Branding eggs offers the industry opportunities, but not without challenges, because eggs are perceived as a commodity. That’s the view of Beth Schnell, Sparboe Farms, Litchfield, Minn., who spoke at last month’s International Egg Commission meeting.

Schnell says that successful companies will:

  • Move away from the commodity orientation of the past,
  • Understand what motivates consumers to buy eggs and develop brands accordingly,
  • Differentiate brands to meet consumer needs, such as: value, health enhanced, egg size/pack size, animal care, organics/lifestyle or egg color,
  • Focus on the “price value” relationship, which would be the key to long-term success,
  • Achieve higher margins and support the brand, and
  • Take advantage of the positive scientific news related to the health benefits from eggs.

Schnell expects the marketing of eggs to change as much in the next 10 years as it had in the past 10. In 1987, there were 2,500 U.S. egg companies owning 75,000 or more layers and there was no attempt to brand eggs nationally. Individual companies branding success was limited to local markets.

Two key factors had changed everything, she says. The first was consolidation in the industry with just 260 companies with flocks of more than 75,000, of which 11 had over 5 million birds. And second was the introduction of specialty eggs, such as Omega 3, organic and cage free. However, in 2006, private label/store brands still had a retail market share of over 76%. Of the 53 largest markets in the United States, only 10 had branded eggs with a more than 10% market share. The larger pack sizes (18 eggs/carton or more) were the key to the branded market share in eight of these ten.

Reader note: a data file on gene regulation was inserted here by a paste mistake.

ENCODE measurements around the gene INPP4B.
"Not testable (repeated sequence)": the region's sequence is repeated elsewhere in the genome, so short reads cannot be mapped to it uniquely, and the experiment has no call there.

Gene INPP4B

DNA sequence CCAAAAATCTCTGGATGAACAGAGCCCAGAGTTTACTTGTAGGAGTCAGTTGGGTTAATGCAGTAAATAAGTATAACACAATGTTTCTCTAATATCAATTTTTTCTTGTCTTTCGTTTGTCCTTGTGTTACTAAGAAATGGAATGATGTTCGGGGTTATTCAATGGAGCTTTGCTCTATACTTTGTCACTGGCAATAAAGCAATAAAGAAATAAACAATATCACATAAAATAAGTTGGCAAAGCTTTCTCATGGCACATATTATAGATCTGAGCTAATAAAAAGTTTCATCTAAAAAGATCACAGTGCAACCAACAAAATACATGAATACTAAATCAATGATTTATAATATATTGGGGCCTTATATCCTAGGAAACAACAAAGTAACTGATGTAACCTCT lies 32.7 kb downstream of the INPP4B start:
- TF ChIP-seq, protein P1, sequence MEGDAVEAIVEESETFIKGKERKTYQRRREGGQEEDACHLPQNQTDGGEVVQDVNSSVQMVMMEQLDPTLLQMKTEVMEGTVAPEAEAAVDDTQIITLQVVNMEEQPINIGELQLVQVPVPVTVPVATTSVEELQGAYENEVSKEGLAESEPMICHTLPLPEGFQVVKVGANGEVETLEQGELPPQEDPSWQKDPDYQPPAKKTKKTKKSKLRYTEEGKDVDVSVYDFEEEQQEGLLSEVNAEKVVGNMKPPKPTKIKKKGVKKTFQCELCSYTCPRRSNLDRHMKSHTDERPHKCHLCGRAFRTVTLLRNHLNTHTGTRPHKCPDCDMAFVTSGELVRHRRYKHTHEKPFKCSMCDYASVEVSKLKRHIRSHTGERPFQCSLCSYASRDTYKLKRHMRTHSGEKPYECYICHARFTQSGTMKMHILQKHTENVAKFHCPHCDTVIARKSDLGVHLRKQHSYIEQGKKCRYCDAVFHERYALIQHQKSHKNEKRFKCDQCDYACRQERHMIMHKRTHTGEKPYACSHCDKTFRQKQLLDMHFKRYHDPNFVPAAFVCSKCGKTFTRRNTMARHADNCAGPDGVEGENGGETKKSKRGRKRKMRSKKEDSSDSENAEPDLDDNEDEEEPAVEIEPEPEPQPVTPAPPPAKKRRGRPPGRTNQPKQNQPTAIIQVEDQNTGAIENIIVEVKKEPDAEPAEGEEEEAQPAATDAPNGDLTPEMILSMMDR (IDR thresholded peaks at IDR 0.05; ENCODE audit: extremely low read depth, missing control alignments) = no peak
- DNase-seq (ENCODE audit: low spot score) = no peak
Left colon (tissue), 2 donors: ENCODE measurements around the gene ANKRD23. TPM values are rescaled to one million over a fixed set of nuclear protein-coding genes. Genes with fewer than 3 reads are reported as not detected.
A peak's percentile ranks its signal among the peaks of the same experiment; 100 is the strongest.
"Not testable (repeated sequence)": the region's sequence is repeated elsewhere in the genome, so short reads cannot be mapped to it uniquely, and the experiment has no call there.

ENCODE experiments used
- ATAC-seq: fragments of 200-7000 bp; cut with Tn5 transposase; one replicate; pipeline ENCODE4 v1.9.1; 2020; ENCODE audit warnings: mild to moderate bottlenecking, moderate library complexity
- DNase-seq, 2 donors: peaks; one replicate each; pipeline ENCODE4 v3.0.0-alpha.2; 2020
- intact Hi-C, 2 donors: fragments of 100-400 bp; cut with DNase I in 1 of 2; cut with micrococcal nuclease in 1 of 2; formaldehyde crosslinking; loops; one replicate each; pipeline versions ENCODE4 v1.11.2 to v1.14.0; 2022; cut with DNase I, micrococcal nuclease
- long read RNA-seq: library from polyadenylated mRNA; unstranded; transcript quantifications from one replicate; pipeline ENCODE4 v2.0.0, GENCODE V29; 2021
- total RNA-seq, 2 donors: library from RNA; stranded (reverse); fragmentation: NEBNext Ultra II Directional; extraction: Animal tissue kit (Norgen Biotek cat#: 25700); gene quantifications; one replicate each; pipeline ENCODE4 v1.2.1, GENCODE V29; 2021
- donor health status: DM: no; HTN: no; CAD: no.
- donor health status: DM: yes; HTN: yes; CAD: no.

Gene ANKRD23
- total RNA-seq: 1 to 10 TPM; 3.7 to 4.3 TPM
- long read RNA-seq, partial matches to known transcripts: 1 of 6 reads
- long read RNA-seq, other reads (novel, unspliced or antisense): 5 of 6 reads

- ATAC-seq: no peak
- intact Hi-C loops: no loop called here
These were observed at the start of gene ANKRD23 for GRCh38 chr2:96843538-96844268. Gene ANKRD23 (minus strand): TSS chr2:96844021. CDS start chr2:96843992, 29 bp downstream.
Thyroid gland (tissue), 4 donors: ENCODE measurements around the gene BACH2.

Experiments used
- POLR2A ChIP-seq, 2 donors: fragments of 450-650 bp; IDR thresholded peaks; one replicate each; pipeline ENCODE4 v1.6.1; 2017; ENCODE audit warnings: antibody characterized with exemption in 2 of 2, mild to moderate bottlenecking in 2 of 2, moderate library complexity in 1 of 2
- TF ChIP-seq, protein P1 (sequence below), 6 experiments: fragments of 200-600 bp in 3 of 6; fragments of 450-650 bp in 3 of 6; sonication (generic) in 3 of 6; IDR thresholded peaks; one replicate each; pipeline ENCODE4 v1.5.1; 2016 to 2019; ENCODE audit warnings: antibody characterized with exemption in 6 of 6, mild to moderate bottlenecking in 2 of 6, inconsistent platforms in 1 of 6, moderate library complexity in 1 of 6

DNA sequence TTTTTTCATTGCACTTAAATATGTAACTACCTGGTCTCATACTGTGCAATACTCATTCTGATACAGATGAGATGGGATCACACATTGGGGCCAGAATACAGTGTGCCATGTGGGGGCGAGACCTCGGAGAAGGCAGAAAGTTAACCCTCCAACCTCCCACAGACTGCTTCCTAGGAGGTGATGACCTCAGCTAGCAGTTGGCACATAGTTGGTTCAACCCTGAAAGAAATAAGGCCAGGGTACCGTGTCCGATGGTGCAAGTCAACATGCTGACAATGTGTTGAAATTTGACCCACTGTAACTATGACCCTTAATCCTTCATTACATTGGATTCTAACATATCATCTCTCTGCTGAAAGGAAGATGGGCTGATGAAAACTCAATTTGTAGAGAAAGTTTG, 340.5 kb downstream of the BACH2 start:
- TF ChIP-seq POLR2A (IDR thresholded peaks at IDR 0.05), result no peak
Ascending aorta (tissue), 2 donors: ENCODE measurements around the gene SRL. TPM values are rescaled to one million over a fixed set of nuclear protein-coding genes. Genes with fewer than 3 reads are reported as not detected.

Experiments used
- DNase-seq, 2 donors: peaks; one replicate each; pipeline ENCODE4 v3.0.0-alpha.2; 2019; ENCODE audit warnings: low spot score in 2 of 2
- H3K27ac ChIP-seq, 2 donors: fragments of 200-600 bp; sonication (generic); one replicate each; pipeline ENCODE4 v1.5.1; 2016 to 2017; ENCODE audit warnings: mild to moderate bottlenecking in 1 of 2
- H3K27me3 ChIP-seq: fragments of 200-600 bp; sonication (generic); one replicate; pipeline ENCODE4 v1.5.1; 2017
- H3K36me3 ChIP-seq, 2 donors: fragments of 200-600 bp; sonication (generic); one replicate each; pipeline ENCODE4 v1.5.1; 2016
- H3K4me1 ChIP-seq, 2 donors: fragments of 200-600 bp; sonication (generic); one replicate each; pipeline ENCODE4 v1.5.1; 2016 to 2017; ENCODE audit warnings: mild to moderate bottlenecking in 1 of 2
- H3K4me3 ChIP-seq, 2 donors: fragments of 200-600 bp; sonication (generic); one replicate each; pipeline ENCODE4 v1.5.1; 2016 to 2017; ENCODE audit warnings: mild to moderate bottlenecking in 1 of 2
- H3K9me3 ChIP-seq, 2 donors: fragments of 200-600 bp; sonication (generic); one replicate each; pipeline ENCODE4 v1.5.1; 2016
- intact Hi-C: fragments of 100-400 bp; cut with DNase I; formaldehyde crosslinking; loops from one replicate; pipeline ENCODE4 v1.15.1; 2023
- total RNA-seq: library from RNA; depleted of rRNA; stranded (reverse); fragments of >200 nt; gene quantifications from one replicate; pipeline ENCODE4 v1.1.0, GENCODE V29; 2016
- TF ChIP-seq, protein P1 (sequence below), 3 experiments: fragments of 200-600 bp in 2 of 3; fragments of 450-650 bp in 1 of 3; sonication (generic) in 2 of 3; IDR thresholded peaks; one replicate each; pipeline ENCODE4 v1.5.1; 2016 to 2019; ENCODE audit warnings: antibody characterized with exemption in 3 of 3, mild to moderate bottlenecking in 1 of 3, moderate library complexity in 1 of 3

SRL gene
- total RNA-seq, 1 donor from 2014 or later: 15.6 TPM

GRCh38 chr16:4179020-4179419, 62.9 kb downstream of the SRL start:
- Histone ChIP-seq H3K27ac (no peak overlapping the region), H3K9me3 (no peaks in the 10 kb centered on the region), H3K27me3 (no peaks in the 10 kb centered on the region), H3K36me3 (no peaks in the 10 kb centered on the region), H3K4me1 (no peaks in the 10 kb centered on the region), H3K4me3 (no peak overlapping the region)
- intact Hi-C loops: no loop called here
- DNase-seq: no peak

Only two companies have successfully developed market shares of over 10% with 12 egg packs leading the way, Schnell says. Larger sized eggs dominate the branded sectors in the Super Center and Club Store markets, in particular 18 and 60 eggs packs. While Land O’Lakes introduced branded eggs nationally some six years ago, they currently have only a 0.7% share of the supermarket sector, she says. However, recent years have witnessed successful marketing of specialty eggs, with Eggland’s Best currently having a market share of 4%, and Horizon and Organic Valley also marketing nationally, Schnell says.

There are a number of regional producer brands such as her company, Hillandale, and Manhard. In 2006 supermarkets accounted for 72.8% of retail egg sales, Super Centers 13.9%, Club Stores 6.7% and others 6.6%. Regarding egg size, 74.2% were Large, 11.2% Extra Large, 8% Medium and 6.3% Jumbo. In terms of pack size, 61.3% of eggs were purchased retail in 12-egg cartons, 28.1% in 18-egg packs, 5.5% in 30-egg, 1.9% in 60-egg containers, with just 1.7% in 6-egg packs.

However, she says that the most successful food brands that were household names in the United States had not only had a long heritage, but had spent billions of dollars on promotion.